Empty feeling

ALISON KORN -- Special to Sun Media

, Last Updated: 7:56 AM ET

The "See You In" amateur athlete fund, as in See You In Torino, See You In Beijing and See You in Vancouver, may soon be seen again.

After 21/2 years of expensive legal debate, the charity called the Canadian Athletes Now Fund has won back its original name -- The See You In -- moniker from the Canadian Olympic Committee.

Wednesday's decision by the Federal Court quashed the COC claim to the trademarks and granted the charity's application for judicial review with costs.

"This is a great victory for our fund," said Jane Roos, executive director of the Canadian Athletes Now Fund, which was forced to re-brand when the case started.

"We won in the court but no one really wins here because it has been distracting and such a waste of energy having to win your own name back."

In its 10 years, the fund has helped more than 500 Canadian athletes in preparation for international summer and winter competitions.

It awards individual athlete grants of $6,000 and has raised in excess of $4 million.

The charity was notified in 2004 that the Canadian Olympic Committee had filed to adopt the brands See You In Torino, See You In Beijing, and See You In Vancouver.

Even though Roos had already applied to trademark the names a year earlier -- "a long, slow process'' -- the COC exercised its status as a "public authority'' under Section 9 of the Trademarks Act.

That section permitted it to request the Registrar of Trademarks publish the names as official COC marks based on previous "adoption and use" by the COC. (A public authority refers to any quasi-government controlled body; a 1982 court decision awarded the COC that status.)

When challenged, the COC had to provide evidence it had used the marks as it had represented and was unable.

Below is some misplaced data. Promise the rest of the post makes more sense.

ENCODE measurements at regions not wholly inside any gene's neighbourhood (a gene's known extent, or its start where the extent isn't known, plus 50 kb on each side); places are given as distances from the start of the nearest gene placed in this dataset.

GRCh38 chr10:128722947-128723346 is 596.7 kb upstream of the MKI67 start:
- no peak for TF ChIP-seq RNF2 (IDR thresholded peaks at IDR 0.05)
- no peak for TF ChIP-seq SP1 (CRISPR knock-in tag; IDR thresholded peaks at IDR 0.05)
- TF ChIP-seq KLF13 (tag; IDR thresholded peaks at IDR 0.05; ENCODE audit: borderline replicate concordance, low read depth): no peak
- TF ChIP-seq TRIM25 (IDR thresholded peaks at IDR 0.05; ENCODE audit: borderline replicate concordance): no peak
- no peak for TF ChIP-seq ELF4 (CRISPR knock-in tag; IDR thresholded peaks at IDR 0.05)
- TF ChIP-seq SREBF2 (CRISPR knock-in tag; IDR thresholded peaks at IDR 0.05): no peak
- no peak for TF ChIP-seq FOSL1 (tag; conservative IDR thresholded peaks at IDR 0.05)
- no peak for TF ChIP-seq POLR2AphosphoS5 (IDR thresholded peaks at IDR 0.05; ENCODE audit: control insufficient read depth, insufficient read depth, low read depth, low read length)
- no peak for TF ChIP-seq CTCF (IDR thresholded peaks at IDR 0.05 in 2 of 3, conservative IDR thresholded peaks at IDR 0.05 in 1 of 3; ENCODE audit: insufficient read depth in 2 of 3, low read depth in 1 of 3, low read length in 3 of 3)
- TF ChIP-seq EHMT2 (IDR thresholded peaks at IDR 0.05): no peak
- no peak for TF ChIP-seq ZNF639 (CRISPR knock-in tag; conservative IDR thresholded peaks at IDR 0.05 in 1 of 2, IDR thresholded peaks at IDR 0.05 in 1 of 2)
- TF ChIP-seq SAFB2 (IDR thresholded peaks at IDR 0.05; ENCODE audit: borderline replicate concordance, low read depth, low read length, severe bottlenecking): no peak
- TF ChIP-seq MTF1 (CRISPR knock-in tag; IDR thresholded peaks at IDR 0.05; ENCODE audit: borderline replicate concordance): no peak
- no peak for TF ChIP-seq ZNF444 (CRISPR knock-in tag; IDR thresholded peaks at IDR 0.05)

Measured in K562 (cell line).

"This case sets a precedent," said Roos' lawyer, Terry McManus, a business and intellectual property lawyer at Milton Geller LLP in Ottawa.

"The Court now requires the Registrar of Trademarks demand actual proof of adoption and use rather then taking an applicant's word for it."

In court, the COC produced three dozen "See You In" flashlight and pen kits as proof it had adopted and began using the brand names before it legally filed for the trademarks.

COC witness Lou Ragagnin, its chief operating officer, also stated employees and consultants had used the names in internal correspondence, e-mails and memoranda.

But when Ragagnin refused to provide proof, or indicate the number of promotional "See You In" items, judge J. Phelan concluded the COC had not demonstrated adoption and use.

"And I knew this all along, I think that was the most frustrating thing," said Roos. "I really knew in my heart we would win because I knew they weren't playing fair."

Roos' side did lose on its challenge to the COC's status as a public authority, and on its charge that the COC's protection of the Olympictrademarks as a licensee of the International Olympic Committee was a misuse of its status as a Canadian public authority.

"The trouble with this is we didn't destroy the COC's ability to use Section 9 to protect its marks, so it can turn around tomorrow and do the same thing to Jane," said McManus.

"Jane won and I don't think they're going to do anything further to her, but I'm disappointed in the fact that we didn't destroy their ability to do it again to her or anybody else. We won the battle but we're still vulnerable."

The COC has 30 days to decide any course of action.

"We want to have a good hard look at the judgment and have a chance to discuss what the implications are,'' said Dave Bedford, executive director of marketing and communications.

"All we've ever wanted to do, and continue to want to do, is protect our sponsors against other groups getting an association with the Olympic Games that they haven't acquired.

"When you have companies that are spending hundreds of millions of dollars to be a brand in the Olympic movement, and others do it at a much lower rate, it diminishes the value of the investment.''

Bedford said he didn't know how much the court case would cost the COC altogether. Roos has said her legal costs were $60,000, but now the COC has been ordered to re-pay her.


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